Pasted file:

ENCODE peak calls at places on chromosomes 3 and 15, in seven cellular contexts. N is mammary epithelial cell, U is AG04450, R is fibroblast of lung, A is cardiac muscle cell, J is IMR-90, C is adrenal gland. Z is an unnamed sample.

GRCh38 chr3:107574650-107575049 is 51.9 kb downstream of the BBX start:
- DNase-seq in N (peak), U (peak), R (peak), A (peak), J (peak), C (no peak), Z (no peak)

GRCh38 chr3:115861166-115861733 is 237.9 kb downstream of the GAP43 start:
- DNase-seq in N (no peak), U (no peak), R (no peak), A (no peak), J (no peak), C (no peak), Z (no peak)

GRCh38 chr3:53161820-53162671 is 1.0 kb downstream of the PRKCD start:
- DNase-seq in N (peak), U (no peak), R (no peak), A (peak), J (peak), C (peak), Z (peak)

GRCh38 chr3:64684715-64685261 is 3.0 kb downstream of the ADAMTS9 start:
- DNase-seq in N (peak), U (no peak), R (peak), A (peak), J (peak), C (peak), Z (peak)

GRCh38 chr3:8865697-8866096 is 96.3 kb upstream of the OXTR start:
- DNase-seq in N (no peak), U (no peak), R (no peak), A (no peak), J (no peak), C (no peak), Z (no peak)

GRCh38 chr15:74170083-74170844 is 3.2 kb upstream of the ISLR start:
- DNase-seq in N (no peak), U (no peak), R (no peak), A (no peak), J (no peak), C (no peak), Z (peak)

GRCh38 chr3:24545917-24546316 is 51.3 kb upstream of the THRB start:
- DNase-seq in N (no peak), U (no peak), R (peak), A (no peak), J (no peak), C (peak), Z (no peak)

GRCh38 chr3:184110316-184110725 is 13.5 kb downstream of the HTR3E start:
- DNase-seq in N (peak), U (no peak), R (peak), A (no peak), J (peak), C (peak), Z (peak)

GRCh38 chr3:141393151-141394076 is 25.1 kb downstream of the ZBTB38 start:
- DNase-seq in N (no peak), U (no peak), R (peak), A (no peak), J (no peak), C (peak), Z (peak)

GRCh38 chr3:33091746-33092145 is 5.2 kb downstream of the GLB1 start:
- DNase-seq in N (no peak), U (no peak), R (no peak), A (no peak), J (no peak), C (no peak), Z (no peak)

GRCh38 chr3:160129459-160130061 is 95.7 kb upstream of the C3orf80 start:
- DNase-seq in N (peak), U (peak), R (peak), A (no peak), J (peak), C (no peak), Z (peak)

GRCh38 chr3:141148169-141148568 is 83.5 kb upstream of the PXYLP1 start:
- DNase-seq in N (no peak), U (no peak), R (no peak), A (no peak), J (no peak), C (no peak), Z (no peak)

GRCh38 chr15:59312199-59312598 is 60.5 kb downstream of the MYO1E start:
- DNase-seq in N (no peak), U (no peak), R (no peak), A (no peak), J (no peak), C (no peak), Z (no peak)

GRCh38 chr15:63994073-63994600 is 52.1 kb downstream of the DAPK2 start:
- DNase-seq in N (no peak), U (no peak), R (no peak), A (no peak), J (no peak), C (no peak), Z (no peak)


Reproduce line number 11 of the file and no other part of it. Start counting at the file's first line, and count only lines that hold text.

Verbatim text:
- DNase-seq in N (no peak), U (no peak), R (no peak), A (no peak), J (no peak), C (no peak), Z (no peak)